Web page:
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Present : Fisher C.J., and Drieberg and Akbar JJ.
In the Matter of an Application for a Writ of Habeas Corpus.GOONERATNAYAKA v. CLAYTON.
Habeas corpus—Custody of girl over sixteen gears—Riqhi of parents—Wishes of girl—Age of discretion.
Where a father -seeks to resume control of the custody of a girlof over sixteen years by a writ of habeas corpus.
Held, that it was competent to the Court to take into consider-ation .the wishes of the girl, in determining the question of custody.
HIS was an application for a writ of habeas corpus bythe petitioners, the parents of the second respondent, for the
production of the body of their daughter, the second respon-dent, who was placed by the petitioners in the custody of the firstrespondent for education at a boarding school, of which 'thefirst respondent-was the principal.
The second respondent was seventeen years of age. The questionreferred to a Bench of three Judges was whether the Court shouldtake into consideration the wishes of the second respondent indetermining the question of custody.
F. de Zoysa, K.C. (with W. M. de Silva), in support.—Under theRoman-Dutch law parental power only ceases when the childattains full age (Lee’s Roman-Dutch law, p. 33).
Full age is now fixed by law at twenty-one. Until the childattains full age it is under the natural guardian, the father or themother (17 Hals. 109). A father, whose infant child is not in hiscustody, and a mother, when she is entitled to the custody, may,in the absence of good reason to the contrary, obtain the custodyof the child by a writ of habeas corpus.
If the child be not of age to exercise discretion the Court mustmake an order for its being placed in proper custody, and thatcustody is undoubtedly that of the father. In the matter of Saithri.1
Oarvin, for respondent.—When the minor has attained the ageof discretion her wishes must be consulted (17 Hals. 106, 113 (AgarEllis v. LascellesY). As to what is the age of discretionvide 1 P. and D. 221 (Mallison v. Mallison). The power of choicedepends upon age (Queen v. Jayalcody 3). The English law shouldbe applied.
The writ of habeas corpus is not known to the Roman-Dutch law.It was extended to Ceylon by the Charter of 1801 and 1833. Thebasis of the application is that the custody is illegal. If a person,having the capacity to make a choice has done so, the Courts willnot interfere.
11$ Bombay 311.* (1S33) L. It- 24, Ch. D-317.
*9 S.C. C. m.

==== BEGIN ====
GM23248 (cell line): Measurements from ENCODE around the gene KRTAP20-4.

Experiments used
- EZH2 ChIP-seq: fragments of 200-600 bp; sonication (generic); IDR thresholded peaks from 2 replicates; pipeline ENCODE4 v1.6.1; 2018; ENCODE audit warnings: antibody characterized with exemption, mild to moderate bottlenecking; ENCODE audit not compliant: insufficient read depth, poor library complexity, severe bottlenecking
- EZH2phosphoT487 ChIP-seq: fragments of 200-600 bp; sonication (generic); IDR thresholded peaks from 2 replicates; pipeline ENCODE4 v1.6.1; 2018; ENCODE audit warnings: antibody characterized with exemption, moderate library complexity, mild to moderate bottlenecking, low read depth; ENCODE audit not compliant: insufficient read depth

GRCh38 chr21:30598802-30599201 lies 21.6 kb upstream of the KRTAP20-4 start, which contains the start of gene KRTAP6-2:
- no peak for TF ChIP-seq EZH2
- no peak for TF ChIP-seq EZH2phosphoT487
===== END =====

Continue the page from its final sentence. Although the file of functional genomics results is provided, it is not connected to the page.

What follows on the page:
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September 27, 1229. Fisher C.J.—
In this case the petitioners, who are the parents oi the secondrespondent, prayed this Court “ to issue a writ in the nature ofhabeas corpus ” for the production of their daughter who “ wasplaced by the petitioners in the custody of the first respondent forher education at Clodagh Mount Boarding School, Matale, of whichthe first respondent is the principal,” and the question referred to usfor decision is whether the wishes of the second respondent who isseventeen years of age can be taken into consideration in decidingwhether a mandate in the nature of a writ of habeas corpus shallissue or not.
The first point argued before us was whether the Koman-Dutcblaw or English law is applicable. Jurisdiction to issue ” mandatesin the nature of writ6 of habeas corpus " originally conferred onthe Supreme Court by section 49 of the Charter of 1833 is nowvested in the Supreme Court by section 49 of the Courts Ordinance,1889, which enacts that “ The Supreme Court or auy Judge thereof
shall be and is hereby authorized to grant and issue
mandates in the nature of writs of habeas corpus to bring upbefore such Court or Judge—
“ (a) The body of any person to be dealt with according to law;“ (6) The body of any person illegally or improperly detained inpublic or private custody;
and to discharge or remand any person so brought up, or otherwise
deal with such person according to law”
There is a proviso that the Court or Judge may require the personin question to be brought up in the nearest District Court, Court ofBequests, or Police Court in order tnat the Judge, Commissioner, orMagistrate of the Court may “ inquire into and report upon the causeof the alleged imprisonment or detention to such Court or Judge.”It is clear that the mandate referred to is equivalent to a writ ofhabeas corpus, and I think that the principles which regulate theissue of such a mandate should be the same as those which regulatethe issue of a writ of habeas corpus in England. We should there-fore, in my opinion, apply English law in considering the questionwhich has been submitted to us. Dealing with the present case onthat footing we have to consider whether the person whose custodyis in question is illegally or improperly detained, that is to say, isthere detention involving constraint in the sense that she is in thecustody of the first respondent against her will and consent?
According to decisions which have been accepted and acted uponas authoritative for many years the age of consent in such cases isnot the same as the age of legal capacity or the age at which an infantin the eyes of the law becomes entirely independent of parentalcontrol, but in the case of girls sixteen is the age when they reach an